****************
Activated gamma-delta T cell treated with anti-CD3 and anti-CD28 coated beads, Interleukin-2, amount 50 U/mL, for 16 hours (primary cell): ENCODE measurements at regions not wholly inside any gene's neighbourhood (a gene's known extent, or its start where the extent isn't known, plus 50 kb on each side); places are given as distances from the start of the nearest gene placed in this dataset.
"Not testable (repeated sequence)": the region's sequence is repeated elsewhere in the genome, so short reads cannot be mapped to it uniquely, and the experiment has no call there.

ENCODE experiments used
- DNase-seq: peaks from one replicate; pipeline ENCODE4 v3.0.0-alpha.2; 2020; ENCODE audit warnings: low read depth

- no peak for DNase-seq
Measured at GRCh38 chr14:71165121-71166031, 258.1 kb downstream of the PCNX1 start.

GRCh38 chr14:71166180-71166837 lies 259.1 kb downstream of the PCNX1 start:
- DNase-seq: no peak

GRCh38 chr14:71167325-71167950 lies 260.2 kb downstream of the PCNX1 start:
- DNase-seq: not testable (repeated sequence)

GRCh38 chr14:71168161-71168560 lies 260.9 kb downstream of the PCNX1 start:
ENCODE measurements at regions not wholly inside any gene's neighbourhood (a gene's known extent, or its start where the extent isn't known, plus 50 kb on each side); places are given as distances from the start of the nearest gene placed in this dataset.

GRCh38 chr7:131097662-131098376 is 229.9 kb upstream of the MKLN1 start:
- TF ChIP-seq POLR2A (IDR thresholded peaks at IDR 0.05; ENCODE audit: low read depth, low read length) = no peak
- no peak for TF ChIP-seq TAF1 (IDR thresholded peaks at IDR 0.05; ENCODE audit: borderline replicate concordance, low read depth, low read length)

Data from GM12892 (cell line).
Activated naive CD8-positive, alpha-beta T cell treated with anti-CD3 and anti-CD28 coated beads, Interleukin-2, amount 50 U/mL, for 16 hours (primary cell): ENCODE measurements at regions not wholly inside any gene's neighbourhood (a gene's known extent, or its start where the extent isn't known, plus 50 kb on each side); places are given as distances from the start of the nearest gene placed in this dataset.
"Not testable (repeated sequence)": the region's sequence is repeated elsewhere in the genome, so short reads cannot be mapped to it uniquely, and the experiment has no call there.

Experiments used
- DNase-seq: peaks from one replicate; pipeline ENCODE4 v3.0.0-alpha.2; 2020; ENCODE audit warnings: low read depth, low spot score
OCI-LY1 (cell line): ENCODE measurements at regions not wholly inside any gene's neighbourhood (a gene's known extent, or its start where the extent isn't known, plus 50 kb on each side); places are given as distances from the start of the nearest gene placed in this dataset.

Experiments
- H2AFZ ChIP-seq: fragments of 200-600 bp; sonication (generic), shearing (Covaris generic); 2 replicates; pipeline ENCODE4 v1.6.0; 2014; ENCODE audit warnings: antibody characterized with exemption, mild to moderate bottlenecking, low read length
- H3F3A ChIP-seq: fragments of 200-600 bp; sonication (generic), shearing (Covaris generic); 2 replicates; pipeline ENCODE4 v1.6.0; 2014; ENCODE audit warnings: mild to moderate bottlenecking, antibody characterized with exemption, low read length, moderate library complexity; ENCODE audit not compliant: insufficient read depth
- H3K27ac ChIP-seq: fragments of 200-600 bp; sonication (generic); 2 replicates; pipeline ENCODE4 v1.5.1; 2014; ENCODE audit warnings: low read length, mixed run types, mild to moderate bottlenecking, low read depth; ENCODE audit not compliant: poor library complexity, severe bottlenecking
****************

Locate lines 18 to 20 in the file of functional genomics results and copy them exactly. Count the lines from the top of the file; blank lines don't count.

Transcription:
"Not testable (repeated sequence)": the region's sequence is repeated elsewhere in the genome, so short reads cannot be mapped to it uniquely, and the experiment has no call there.

Experiments used
- DNase-seq: peaks from one replicate; pipeline ENCODE4 v3.0.0-alpha.2; 2020; ENCODE audit warnings: low read depth, low spot score